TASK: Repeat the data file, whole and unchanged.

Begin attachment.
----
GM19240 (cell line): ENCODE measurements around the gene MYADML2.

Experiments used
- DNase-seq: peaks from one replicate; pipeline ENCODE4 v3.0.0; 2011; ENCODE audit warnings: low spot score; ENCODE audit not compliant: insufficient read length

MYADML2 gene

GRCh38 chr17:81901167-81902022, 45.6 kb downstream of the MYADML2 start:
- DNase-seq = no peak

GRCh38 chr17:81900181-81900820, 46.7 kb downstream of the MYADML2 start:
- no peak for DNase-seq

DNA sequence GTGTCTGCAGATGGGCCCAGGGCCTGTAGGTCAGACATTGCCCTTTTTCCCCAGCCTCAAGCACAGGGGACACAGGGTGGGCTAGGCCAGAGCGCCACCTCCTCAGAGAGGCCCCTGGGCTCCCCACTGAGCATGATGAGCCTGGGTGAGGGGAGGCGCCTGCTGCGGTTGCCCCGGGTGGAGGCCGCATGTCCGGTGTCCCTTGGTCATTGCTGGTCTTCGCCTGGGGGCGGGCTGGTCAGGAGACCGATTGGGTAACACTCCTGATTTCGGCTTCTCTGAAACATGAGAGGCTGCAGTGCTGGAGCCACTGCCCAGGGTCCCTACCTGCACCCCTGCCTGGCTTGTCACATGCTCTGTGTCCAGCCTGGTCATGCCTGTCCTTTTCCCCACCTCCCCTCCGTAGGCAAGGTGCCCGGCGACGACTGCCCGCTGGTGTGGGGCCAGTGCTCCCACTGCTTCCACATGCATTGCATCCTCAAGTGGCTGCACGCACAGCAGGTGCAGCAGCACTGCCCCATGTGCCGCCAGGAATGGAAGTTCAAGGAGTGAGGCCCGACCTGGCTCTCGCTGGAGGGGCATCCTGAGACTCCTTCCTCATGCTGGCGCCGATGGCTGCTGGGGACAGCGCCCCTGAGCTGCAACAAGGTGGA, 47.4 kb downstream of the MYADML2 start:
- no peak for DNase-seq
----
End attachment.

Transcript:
GM19240 (cell line): ENCODE measurements around the gene MYADML2.

Experiments used
- DNase-seq: peaks from one replicate; pipeline ENCODE4 v3.0.0; 2011; ENCODE audit warnings: low spot score; ENCODE audit not compliant: insufficient read length

MYADML2 gene

GRCh38 chr17:81901167-81902022, 45.6 kb downstream of the MYADML2 start:
- DNase-seq = no peak

GRCh38 chr17:81900181-81900820, 46.7 kb downstream of the MYADML2 start:
- no peak for DNase-seq

DNA sequence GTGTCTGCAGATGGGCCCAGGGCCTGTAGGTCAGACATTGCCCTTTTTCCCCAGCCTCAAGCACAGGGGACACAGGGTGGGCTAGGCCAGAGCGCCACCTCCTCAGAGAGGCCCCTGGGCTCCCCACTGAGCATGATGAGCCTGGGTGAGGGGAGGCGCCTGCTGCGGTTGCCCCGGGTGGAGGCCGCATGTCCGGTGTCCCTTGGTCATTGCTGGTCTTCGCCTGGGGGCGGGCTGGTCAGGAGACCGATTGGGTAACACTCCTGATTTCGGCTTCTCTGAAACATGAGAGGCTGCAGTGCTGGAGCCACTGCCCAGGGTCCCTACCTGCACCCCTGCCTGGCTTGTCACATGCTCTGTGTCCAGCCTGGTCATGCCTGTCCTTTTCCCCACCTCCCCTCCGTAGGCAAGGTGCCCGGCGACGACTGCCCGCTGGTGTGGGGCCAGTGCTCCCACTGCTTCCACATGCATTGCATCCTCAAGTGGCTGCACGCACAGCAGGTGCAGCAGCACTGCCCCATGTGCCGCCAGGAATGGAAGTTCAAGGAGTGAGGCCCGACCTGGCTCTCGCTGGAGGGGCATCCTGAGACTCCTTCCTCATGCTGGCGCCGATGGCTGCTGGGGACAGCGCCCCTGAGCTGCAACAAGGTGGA, 47.4 kb downstream of the MYADML2 start:
- no peak for DNase-seq